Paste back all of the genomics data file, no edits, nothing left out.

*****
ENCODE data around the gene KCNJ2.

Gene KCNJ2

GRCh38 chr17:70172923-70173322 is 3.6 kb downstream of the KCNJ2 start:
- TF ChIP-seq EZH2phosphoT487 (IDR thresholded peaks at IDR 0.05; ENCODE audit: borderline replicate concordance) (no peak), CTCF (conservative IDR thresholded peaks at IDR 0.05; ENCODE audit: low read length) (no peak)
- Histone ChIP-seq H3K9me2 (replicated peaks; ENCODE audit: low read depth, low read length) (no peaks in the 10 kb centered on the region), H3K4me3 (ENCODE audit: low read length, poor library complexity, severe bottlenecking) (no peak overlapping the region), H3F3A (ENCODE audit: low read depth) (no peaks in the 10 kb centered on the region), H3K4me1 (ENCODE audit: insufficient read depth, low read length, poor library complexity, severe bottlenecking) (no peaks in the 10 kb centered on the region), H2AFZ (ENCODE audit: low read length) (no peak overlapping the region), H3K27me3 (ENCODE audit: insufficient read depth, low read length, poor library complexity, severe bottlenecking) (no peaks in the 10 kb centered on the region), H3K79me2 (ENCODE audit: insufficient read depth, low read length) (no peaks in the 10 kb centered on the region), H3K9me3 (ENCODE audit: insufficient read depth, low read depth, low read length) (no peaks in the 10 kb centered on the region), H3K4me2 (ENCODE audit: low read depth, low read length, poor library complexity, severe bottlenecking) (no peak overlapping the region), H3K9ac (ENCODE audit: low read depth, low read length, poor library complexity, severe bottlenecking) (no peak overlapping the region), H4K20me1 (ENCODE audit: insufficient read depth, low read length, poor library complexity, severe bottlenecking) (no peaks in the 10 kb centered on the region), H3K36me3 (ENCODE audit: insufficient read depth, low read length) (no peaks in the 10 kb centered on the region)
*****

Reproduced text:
ENCODE data around the gene KCNJ2.

Gene KCNJ2

GRCh38 chr17:70172923-70173322 is 3.6 kb downstream of the KCNJ2 start:
- TF ChIP-seq EZH2phosphoT487 (IDR thresholded peaks at IDR 0.05; ENCODE audit: borderline replicate concordance) (no peak), CTCF (conservative IDR thresholded peaks at IDR 0.05; ENCODE audit: low read length) (no peak)
- Histone ChIP-seq H3K9me2 (replicated peaks; ENCODE audit: low read depth, low read length) (no peaks in the 10 kb centered on the region), H3K4me3 (ENCODE audit: low read length, poor library complexity, severe bottlenecking) (no peak overlapping the region), H3F3A (ENCODE audit: low read depth) (no peaks in the 10 kb centered on the region), H3K4me1 (ENCODE audit: insufficient read depth, low read length, poor library complexity, severe bottlenecking) (no peaks in the 10 kb centered on the region), H2AFZ (ENCODE audit: low read length) (no peak overlapping the region), H3K27me3 (ENCODE audit: insufficient read depth, low read length, poor library complexity, severe bottlenecking) (no peaks in the 10 kb centered on the region), H3K79me2 (ENCODE audit: insufficient read depth, low read length) (no peaks in the 10 kb centered on the region), H3K9me3 (ENCODE audit: insufficient read depth, low read depth, low read length) (no peaks in the 10 kb centered on the region), H3K4me2 (ENCODE audit: low read depth, low read length, poor library complexity, severe bottlenecking) (no peak overlapping the region), H3K9ac (ENCODE audit: low read depth, low read length, poor library complexity, severe bottlenecking) (no peak overlapping the region), H4K20me1 (ENCODE audit: insufficient read depth, low read length, poor library complexity, severe bottlenecking) (no peaks in the 10 kb centered on the region), H3K36me3 (ENCODE audit: insufficient read depth, low read length) (no peaks in the 10 kb centered on the region)